Friday, March 23rd, 2012

Writing Prompt: Make Up Your Own Holiday

U.S. Army Celebrating Asian Pacific Heritage MonthMonday, March 26 is “National Make Up Your Own Holiday” day.

(This is another one of those oddball ‘national’ days that has no basis in fact. It’s supposed to be supported by the “Wellness Permission League” of which I can find no verifiable data on the intranet. Although, I did find this self-typed news story which mentions the League.)

Sometimes it’s an easy thing to create a holiday: in ancient Rome, conquering generals arrived back at the gates and were often rewarded with a day of celebration in their honor. No brainer.

When you’re creating a holiday as part of world building in your story, it may not be so easy (unless some general arrives at the city gates…)

Keep in mind: Not all holidays are a cause for celebration. They may be a cause for mourning. Others may be celebrated differently in different places. St. Patrick’s Day is a case in point: in the U.S. celebrants eat Irish Food, drink green beer and party. In Ireland, St. Patrick’s day for some is a solemn affair made up of church-going and prayer.

Here’s Your Prompt:

  1. Consider the reason for your holiday. Is it based on a military event? A national movement? A religious miracle? What time of year did the event take place? Was the ensuing event a local one? Does it remain so, or has it grown? What is the history of the celebration?
  2. How is the holiday celebrated? A reenactment of the original event? (Fireworks on July 4th) A religious service or blessing? Do celebrants wear anything special to celebrate? (Green on St. Pat’s.) Are traditional foods eaten? (Hamantashen) Prayers said? (Novenas) Parades held? (Ticker tape for welcoming home.) Are there any special props needed to celebrate, or which show observance? (Decorations.)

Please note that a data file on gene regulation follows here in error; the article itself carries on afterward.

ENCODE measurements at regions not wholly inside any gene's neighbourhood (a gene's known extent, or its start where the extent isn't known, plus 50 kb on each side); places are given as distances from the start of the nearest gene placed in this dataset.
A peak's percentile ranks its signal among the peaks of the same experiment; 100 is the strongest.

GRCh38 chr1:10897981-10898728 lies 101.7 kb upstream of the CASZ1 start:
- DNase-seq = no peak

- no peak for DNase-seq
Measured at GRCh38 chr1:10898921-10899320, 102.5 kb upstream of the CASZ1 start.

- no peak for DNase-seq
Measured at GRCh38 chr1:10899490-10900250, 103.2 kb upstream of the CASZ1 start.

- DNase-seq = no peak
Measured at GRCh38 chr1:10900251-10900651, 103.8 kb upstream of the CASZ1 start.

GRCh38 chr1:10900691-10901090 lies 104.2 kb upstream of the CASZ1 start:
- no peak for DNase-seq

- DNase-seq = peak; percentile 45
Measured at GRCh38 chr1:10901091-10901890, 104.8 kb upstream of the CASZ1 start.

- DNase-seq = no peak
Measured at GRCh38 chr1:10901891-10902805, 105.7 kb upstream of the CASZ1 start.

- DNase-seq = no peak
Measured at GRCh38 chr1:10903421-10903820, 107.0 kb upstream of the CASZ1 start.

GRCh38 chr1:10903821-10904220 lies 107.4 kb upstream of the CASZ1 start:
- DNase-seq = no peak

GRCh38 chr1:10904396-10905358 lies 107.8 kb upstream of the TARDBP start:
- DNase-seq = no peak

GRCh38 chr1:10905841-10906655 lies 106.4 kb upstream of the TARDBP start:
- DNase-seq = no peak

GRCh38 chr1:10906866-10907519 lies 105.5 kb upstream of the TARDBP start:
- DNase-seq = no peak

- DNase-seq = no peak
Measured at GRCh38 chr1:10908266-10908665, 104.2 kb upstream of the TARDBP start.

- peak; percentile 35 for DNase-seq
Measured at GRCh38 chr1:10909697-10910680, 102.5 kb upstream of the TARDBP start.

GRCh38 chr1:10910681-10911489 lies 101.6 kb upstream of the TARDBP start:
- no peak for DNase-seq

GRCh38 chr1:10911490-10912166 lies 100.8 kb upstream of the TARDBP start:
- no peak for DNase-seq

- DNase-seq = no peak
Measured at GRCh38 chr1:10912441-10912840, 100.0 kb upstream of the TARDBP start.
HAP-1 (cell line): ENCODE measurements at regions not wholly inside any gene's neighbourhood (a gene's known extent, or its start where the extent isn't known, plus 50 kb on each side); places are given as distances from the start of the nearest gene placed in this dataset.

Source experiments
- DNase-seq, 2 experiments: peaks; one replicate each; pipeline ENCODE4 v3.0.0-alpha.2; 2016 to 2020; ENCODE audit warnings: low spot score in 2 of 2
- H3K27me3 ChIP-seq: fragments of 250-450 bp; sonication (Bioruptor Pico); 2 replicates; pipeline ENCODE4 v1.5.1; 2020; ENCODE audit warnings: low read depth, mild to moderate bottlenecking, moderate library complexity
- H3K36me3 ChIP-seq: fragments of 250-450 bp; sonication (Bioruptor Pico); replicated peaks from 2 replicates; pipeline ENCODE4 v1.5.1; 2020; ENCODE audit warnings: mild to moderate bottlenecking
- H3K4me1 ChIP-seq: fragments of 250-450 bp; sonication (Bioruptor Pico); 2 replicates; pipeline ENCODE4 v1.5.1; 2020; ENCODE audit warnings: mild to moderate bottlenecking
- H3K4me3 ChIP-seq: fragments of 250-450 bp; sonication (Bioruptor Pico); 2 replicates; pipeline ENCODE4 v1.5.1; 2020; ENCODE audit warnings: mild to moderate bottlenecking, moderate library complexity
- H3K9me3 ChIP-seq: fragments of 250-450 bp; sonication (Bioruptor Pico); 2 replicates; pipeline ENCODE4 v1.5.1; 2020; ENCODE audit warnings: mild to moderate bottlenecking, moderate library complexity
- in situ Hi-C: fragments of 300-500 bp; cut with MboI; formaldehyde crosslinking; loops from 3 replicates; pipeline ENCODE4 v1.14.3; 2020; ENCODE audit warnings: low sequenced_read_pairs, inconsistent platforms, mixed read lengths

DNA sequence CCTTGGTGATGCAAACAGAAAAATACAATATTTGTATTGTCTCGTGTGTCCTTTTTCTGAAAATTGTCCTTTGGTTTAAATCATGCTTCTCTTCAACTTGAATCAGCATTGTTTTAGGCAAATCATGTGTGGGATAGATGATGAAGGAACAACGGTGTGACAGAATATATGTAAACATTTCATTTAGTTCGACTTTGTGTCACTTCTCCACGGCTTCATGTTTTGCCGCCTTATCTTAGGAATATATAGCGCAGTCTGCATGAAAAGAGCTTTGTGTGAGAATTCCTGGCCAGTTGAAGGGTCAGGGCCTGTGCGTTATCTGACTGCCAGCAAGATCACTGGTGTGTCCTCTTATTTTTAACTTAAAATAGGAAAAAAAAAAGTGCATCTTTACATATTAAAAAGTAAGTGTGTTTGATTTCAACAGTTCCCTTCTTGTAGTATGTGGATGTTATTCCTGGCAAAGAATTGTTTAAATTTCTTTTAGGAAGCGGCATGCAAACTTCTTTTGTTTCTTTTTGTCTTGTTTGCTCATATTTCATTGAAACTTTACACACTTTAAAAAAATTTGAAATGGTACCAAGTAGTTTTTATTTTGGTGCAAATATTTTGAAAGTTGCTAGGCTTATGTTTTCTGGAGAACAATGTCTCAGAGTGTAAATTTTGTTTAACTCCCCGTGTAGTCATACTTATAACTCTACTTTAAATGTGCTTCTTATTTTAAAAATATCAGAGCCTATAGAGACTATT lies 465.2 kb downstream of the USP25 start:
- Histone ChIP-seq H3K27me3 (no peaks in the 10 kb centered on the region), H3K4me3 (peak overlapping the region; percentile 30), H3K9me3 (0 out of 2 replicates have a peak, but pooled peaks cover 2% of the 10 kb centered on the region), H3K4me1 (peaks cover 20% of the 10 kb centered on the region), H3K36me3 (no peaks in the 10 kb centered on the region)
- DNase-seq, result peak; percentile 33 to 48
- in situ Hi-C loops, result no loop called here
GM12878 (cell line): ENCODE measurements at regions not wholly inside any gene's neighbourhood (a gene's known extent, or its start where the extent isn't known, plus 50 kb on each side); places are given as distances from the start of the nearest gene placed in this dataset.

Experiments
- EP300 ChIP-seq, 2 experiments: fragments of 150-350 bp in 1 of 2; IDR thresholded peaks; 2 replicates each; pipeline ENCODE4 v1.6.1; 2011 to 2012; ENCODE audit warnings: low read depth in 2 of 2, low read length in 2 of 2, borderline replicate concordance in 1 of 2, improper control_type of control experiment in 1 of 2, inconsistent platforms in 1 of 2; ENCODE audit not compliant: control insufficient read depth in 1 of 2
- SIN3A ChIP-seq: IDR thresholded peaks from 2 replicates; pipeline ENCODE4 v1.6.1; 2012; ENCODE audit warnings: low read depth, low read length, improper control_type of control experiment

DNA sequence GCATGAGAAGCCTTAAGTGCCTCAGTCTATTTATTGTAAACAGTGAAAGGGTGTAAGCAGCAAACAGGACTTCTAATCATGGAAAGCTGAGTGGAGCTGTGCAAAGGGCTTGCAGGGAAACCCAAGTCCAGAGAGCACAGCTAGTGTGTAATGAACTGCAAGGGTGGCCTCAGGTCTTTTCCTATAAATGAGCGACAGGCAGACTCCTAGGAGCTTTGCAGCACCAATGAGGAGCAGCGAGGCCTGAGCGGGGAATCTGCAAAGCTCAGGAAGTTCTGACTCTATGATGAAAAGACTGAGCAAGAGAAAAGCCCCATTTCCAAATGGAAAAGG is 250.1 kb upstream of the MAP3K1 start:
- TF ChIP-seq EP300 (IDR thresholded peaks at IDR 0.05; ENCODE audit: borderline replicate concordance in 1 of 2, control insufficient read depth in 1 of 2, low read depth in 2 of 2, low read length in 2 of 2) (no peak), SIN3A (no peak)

3. Does the holiday include any human or animal sacrifice? (Disclaimer! We’re making up a fictional holiday here, not practicing it. Do not sacrifice any humans or animals in the creation of your holiday, please.)

    Sacrifice has long been associated with celebrations. We keep the symbolism of sacrifice in our modern celebrations: burning candles, giving something up (Lent), donating money or time, etc.

    Does your holiday include any other kind of sacrifice?

  4. Is the celebration held inside a building, or outside in the open air? (Time of year will likely have something to do with this choice.)
  5. Are there special symbols, writings, speeches, holy books, etc.
  6. What is the exact date of the holiday? Is it the date the event happened, or the birth date (or death date) of a principal participant? Perhaps it’s the date the event was thought to occur (if the celebration comes into being years or decades after the ensuing event.)
  7. What governing faction decided there would be a holiday? Why? What gives them the right to declare it such?
  8. Are there people who don’t celebrate this holiday? Why not? What happens to those people (if anything) if they choose not to participate?

Good luck!

Photo Credit: The U.S. Army – West Point Asian Pacific American Observance Celebration. These guys look like they’re having a blast!